n SA Mercantile Law Journal = SA Tydskrif vir Handelsreg - The NCC and the NCT walk the long road to consumer protection

Volume 27, Issue 1
  • ISSN : 1015-0099
  • E-ISSN: 1996-2185



In September 2011, there was an air of great anticipation as the National Consumer Commission (NCC) reported to the parliamentary Portfolio Committee on Trade and Industry. This was only a few months after the Consumer Protection Act (CPA) had come into force. The presence of the media intensified the sense of expectation, as Deputy Director-General of the parliamentary committee praised the NCC for having achieved much in a very short period of time. It appeared that within its few months in existence, the NCC had lived up to its mandate to investigate and to enforce the provisions of the CPA in a manner that is cost-effective and efficient. The question however is whether this body has maintained its momentum in ensuring a market place that effectively protects consumers in South Africa.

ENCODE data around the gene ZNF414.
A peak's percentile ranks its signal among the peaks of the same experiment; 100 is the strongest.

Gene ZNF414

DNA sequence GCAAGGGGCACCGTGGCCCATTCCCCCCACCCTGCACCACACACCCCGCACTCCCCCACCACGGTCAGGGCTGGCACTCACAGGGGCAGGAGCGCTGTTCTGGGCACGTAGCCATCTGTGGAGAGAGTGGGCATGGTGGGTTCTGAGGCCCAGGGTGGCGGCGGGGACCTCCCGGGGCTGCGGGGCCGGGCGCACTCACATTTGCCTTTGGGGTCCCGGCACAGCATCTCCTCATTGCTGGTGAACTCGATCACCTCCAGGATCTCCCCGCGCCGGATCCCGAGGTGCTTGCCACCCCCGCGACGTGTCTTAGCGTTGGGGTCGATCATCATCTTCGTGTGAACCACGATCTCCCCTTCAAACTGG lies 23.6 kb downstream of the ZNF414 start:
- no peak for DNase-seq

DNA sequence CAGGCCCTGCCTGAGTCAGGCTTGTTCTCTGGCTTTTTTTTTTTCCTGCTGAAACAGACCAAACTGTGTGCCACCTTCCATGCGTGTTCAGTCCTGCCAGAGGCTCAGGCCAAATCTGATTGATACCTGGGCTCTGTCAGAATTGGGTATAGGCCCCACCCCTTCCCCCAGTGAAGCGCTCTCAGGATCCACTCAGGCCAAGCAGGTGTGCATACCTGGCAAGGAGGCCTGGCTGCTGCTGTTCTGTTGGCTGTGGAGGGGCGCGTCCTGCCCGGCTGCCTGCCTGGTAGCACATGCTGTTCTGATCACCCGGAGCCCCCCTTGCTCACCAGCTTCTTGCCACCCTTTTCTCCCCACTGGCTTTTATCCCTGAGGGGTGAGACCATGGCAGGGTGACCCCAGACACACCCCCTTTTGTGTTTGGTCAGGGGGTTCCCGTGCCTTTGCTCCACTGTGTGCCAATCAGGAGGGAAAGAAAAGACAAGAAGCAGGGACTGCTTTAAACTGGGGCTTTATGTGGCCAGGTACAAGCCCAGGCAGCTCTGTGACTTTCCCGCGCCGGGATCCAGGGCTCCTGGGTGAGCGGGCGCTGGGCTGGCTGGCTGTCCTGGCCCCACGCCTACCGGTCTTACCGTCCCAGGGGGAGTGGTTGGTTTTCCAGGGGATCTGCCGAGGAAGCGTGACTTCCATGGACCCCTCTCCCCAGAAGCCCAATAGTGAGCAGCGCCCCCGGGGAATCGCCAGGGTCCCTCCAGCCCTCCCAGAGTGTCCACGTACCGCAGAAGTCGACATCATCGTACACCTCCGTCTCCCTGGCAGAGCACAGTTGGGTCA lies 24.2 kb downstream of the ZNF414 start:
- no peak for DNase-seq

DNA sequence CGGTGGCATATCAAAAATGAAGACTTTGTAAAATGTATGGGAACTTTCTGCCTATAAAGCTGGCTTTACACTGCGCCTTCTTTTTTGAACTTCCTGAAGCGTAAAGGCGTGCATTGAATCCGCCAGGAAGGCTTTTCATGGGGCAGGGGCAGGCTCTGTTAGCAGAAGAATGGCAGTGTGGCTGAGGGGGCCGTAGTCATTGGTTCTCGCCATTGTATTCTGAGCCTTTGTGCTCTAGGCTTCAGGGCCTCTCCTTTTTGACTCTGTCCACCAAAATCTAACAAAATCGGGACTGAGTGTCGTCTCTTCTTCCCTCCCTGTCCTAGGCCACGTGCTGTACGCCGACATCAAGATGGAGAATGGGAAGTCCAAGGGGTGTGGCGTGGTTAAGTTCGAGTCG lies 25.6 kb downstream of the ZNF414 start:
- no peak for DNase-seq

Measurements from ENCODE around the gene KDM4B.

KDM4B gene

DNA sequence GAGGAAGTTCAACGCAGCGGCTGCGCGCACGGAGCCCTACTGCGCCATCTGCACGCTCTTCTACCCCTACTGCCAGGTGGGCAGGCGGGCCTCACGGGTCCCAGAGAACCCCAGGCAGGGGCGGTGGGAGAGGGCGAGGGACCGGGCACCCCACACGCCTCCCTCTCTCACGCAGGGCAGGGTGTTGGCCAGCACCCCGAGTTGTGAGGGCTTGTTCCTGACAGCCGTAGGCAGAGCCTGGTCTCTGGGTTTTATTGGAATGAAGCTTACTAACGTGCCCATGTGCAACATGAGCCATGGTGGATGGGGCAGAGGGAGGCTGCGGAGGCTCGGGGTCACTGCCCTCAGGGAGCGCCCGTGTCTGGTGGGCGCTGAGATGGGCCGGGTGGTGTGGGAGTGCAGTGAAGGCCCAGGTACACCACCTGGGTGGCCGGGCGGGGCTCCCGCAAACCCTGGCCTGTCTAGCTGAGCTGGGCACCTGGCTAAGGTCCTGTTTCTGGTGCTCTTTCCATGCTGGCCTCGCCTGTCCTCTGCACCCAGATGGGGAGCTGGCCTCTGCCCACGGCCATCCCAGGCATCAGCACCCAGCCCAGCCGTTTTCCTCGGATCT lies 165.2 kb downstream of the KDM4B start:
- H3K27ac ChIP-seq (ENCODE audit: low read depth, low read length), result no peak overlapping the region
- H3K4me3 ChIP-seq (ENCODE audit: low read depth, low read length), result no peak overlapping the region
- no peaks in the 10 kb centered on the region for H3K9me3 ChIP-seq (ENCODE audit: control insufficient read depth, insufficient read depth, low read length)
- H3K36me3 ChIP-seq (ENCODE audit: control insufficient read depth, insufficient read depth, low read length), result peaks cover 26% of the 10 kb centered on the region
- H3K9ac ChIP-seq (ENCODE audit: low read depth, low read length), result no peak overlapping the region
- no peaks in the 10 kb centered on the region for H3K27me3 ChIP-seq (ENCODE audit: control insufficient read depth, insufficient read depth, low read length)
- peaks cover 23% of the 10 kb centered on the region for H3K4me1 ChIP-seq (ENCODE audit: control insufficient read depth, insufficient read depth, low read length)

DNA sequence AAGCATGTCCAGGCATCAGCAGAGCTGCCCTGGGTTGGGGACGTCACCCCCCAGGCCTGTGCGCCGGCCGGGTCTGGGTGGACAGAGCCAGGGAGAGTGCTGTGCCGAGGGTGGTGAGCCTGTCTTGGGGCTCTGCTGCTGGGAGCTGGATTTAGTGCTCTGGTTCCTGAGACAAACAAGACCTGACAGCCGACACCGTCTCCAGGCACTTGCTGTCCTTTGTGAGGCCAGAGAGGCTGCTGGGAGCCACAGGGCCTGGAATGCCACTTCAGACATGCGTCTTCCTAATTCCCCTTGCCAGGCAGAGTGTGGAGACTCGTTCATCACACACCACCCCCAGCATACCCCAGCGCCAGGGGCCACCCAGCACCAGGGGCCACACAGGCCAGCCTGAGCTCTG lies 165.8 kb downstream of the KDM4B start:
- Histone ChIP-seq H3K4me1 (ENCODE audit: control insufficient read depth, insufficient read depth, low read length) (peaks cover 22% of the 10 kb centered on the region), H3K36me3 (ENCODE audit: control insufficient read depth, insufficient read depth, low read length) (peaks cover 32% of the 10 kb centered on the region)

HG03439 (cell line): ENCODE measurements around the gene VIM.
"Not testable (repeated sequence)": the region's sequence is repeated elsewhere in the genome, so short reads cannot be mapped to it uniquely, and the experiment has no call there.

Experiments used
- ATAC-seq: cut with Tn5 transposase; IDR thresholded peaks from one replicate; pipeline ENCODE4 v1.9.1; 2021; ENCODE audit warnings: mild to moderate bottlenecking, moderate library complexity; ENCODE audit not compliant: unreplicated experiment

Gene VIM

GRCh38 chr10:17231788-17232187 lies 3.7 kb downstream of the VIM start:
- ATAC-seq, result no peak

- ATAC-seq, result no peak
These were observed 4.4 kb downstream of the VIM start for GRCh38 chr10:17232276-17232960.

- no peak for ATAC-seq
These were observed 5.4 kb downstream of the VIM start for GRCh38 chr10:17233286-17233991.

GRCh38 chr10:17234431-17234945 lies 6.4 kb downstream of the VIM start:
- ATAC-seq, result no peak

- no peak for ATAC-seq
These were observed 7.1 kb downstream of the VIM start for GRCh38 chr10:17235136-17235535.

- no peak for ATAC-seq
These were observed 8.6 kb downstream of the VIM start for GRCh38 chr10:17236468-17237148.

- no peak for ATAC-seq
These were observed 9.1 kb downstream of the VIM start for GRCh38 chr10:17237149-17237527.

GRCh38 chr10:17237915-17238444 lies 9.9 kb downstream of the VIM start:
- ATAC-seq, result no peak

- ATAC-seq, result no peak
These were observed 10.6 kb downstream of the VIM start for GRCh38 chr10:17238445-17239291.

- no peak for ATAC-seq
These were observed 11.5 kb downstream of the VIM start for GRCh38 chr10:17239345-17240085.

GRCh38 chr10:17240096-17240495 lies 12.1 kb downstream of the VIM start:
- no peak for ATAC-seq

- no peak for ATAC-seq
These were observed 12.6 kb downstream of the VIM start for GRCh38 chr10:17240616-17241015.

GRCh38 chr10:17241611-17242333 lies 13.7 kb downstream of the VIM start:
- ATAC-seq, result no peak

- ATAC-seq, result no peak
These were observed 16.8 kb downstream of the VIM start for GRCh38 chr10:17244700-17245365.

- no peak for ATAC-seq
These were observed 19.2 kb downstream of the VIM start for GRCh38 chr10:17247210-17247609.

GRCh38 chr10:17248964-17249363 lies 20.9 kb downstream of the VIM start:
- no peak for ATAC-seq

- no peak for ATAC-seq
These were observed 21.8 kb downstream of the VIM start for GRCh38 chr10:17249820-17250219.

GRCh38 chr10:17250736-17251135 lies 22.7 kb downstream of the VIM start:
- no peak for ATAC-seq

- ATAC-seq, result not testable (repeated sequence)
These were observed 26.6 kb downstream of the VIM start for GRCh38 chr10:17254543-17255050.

The purpose of the CPA is to promote and advance the social and economic welfare of consumers. The majority of consumers in South Africa are vulnerable to exploitation and abuse in the marketplace because of illiteracy or lack of access to information. The preamble of the CPA recognises South Africa's historical background which gave rise to the country's social and economic inequality. The CPA came into effect on 31 March 2011 with the aim to protect consumers from exploitation in the market place. For this reason, the CPA provides consumers with a 'Bill of Rights' to ensure the protection of economic, educational, health and the social interests of consumers. This Bill of Rights is found in Chapter 2.

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